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Matts (1087)

Matts
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I work for MessageLabs [messagelabs.com] in Toronto, ON, Canada. I write spam filters, MTA software, high performance network software, string matching algorithms, and other cool stuff mostly in Perl and C.

Journal of Matts (1087)

Tuesday February 18, 2003
04:58 AM

Sensible view on shutting down spammers

[ #10642 ]

Are you an abuse desk operator? Ever suffered the wrath of NANAE when you didn't shut down a spammer the very second they notified you of the presence of the spammer?

Well I've seen it over and over again, and I thought this post to SPAM-L from Gary S Callison really summed up my feelings on it:

> As to UUNET, what do you consider to be an acceptable amount of time
> between their receiving an abuse complaint and the spammer being
> terminated? I'm not asking how many fingers are in the pie, or why the
> delay is as long as it is, I'm asking what *YOU* consider to be
> acceptable. If your answer is measured in days or weeks rather than
> hours then what we have is a failure to communicate.

Shmuel: You (and anyone else who thinks this) really need some experience
working at even a mid-tier ISP - say one with a couple hundred
thousand to half a million users or so. You will spend a few months
dealing with a queue depth that hovers around a week or so, and then
you'll either see reason or get fired for trying to cowboy every incident
and being too draconian in a misguided attempt to close tickets faster.
Incidents require investigation, from the dialup luser whose roommate is
spamming while he's off at work, to the chucklehead who has Klez but
knows he's okay because he runs the "Klez Removal Tool" (i.e: Elkern.D)
every day, to the OC-3 sold to a reseller sold to a webhosting firm who
host a website registered to Johnathan Cosie that has never actually sent
any spam or hosted any webpages referenced in any spam. All of those
investigations take time. How much time? I dunno. Minutes or hours.

Now suppose you get a thousand incident reports a day, referencing
a few score distinct incidents. You sift through all of that crap (takes
time) to aggregate into the incidents, then you have a couple dozen
incidents that each take 'minutes or hours'. You have (just suppose) a
really well-staffed abuse desk for a smaller provider: five people. You
triage out 'easy to close' and give those to the new guy, which removes
all of the 'minutes' and knocks your queue down by half. Now, assume one
of your people did all of the ticket-aggregating in half a day. You have
3-1/2 man-days at this point to close a dozen or two tickets on a scale of
'hours' apiece. Are you going to tread water and never get your queue
backlog down? Yes, if you're lucky. So your response time is going to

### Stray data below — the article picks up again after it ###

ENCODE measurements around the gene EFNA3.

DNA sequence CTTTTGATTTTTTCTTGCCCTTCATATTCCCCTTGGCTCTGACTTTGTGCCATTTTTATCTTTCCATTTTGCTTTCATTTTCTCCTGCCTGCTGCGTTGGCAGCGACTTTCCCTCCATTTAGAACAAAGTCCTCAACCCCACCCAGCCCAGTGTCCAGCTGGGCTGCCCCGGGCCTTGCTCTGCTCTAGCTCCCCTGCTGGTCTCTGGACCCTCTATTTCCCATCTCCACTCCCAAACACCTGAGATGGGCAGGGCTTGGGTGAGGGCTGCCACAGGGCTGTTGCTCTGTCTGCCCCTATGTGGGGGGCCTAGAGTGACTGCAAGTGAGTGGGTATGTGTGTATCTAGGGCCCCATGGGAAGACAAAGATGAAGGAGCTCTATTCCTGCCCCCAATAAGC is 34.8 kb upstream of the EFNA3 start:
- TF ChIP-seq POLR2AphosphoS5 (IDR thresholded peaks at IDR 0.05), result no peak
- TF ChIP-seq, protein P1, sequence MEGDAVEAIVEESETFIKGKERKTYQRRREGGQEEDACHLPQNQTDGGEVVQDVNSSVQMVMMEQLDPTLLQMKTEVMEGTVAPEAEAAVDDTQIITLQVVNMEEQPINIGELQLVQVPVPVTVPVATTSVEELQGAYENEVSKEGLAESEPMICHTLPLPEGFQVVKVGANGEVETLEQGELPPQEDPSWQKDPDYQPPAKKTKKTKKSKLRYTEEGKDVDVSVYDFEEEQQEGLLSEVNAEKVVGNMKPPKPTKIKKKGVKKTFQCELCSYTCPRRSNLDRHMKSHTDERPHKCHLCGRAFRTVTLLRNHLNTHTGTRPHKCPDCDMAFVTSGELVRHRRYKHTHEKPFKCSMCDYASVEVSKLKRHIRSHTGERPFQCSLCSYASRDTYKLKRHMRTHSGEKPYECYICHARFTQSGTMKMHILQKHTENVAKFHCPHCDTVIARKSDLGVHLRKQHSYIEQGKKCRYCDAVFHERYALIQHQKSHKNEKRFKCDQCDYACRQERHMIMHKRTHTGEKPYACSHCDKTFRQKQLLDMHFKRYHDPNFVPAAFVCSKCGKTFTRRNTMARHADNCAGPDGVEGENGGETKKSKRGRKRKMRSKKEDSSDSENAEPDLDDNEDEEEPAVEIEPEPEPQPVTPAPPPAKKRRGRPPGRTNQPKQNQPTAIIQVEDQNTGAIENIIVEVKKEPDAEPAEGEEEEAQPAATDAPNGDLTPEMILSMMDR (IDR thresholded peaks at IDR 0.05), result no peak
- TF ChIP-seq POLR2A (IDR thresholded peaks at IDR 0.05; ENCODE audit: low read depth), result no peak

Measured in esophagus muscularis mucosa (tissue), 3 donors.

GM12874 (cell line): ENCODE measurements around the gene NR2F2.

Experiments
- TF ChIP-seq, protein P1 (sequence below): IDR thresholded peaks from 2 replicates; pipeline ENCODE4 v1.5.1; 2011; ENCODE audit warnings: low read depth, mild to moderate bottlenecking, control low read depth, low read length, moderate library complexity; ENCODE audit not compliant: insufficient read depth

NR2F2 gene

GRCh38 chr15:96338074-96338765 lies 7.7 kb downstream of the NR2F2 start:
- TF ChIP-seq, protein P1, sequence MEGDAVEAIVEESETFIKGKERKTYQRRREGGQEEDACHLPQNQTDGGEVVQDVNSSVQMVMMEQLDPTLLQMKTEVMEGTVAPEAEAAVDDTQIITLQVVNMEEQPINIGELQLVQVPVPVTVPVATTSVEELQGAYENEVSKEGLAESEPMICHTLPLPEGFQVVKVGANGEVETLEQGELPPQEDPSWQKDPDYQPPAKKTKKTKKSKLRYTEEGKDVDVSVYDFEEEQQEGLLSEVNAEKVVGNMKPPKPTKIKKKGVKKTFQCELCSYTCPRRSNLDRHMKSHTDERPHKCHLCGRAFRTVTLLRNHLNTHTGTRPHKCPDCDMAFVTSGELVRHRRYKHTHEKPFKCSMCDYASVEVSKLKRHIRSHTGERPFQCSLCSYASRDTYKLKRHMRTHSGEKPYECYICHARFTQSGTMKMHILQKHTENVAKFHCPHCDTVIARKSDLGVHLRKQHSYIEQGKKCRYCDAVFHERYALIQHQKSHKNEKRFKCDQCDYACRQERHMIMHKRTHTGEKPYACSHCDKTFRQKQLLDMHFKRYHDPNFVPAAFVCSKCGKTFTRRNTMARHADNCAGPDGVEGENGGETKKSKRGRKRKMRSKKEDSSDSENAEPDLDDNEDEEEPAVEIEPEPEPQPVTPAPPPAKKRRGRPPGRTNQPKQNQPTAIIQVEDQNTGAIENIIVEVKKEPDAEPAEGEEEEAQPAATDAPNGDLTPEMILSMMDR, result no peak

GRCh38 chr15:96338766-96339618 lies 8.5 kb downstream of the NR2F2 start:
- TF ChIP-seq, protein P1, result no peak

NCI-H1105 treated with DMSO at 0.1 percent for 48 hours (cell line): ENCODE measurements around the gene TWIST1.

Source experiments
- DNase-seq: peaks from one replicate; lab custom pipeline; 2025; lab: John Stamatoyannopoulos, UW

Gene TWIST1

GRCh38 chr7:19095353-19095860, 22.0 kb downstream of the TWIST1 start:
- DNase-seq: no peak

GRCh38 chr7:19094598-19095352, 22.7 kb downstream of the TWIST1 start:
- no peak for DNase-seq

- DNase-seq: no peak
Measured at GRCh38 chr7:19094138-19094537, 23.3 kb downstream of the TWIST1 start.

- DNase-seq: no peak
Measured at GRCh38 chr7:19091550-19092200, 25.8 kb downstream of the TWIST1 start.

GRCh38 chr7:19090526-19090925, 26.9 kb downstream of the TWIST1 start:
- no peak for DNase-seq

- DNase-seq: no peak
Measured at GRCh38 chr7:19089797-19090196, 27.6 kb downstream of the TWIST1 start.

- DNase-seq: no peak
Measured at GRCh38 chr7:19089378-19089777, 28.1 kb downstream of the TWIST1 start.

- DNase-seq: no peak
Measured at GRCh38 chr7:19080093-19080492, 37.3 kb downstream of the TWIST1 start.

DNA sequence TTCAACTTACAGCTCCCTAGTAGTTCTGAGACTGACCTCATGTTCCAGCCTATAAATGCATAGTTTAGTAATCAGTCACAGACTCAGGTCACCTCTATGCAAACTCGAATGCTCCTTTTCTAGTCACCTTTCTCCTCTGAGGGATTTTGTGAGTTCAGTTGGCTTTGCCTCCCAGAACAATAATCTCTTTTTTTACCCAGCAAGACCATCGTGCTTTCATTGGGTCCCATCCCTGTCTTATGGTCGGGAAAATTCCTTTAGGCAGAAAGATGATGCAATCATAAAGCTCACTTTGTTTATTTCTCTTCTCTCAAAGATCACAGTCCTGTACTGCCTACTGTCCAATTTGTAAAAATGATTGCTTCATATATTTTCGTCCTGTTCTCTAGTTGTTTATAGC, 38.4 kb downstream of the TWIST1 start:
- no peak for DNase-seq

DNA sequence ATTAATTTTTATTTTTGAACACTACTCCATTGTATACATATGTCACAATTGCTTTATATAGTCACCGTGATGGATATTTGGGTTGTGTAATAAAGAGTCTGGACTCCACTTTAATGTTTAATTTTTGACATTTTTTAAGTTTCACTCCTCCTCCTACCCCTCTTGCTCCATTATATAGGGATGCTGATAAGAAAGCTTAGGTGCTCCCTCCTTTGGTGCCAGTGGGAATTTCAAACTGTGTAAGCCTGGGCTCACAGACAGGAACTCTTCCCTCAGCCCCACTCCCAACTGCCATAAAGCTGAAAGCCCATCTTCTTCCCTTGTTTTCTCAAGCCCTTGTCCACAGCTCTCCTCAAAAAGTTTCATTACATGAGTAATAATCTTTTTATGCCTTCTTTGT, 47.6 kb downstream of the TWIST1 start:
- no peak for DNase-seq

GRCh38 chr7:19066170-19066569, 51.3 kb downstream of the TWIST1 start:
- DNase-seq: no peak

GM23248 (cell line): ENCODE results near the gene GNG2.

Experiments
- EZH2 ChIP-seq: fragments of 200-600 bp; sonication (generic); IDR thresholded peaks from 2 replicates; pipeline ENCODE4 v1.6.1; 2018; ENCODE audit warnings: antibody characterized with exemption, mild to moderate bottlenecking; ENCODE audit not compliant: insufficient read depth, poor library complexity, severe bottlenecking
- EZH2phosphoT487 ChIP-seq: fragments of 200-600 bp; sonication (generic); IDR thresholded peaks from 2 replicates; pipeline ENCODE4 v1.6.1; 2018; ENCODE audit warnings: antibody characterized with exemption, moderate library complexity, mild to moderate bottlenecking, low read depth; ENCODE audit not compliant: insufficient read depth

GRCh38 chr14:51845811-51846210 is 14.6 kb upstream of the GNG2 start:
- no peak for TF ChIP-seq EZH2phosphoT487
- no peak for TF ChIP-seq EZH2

stay at a week - unless you get something really tricky like a whackamole
using stolen accounts, a rooted box with a proxy or relay they can open
and close at will, a compromised router that the bad guys can put stolen
routes on, or something like that. Then you're going to get even further
behind.

Meanwhile, in n.a.n-a.e, the torch-bearing mob will be chanting for your
head on a pike. "Takes 'em a week to close a fucking dropbox, pieces of
shit." Never mind that the dropbox is hosted on a lights-out-
administration webhost which is hosted on a reseller and both
of those only have one guy doing abuse part-time. You're there, you've
seen the ticket, you've told them to fix their shit, it's not your fault,
and the loudmouthed pricks in n.a.n-a.e are calling for YOUR head? Fuck 'em.
They don't have a clue what the hell is going on; you do. Right?

I don't know what the collective wisdom of n.a.n-a.e aggregates to an idea
of "how long should it take for a provider to resolve an issue", but if
that answer is hours, rather than days or weeks, people who believe that
have a failure to understand the magnitude of the issues involved. And
responding to reality with "Well, they should just hire more people then!"
will get you a "Thank you, Captain Obvious" from anyone working at any of
those overworked understaffed abuse desks. They're doing the best they
can, and if that takes days or weeks rather than hours, deal with it.

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  • This is good advice, and reminded me of a story [cbsnews.com] I saw on 60 minutes a couple weeks ago. Apparently the health insurance company UnumProvident [unumprovident.com] instructed their claims handlers to shutdown and refuse claims to meet monthly targets. This resulted in lots of people getting shut down unfairly.
    • This practice is not entirely rare, and often not as bad as it sounds; the idea is (often) that if the claim is legitimate, the claimant will re-file, or appeal, or whatever. I am not saying it is a good thing that they do it ... but usually, the people who have legitimate claims do get them covered. I don't know if that is the case with UnumProvident or not.
      • Unfortunately, UnumProvident had targets to cut claims which didn't correspond to the amount of illigetimate claims...so the predictable result was that legitimate claims were denied. I can see your point though regarding spam: legit mailers would notice that they have been shut down and present evidence that they are not spamming...while the real spammers would guiltily accept the verdict with no questions asked.
      • Yeah, I was just reminded of this recently while building a new computer. The board from ASUS seemed to have a faulty disk controller that could write but not read. I RMA'd it to ASUS, and two weeks later got a new board. Only problem was it wasn't new. I had nicked one of the memory clamps by accident, and sure enough the board they sent back had the same marking. I tried it just to see if it work, and of course it didn't. I called them up, and they claimed it was a new board with a new serial #. Sure enou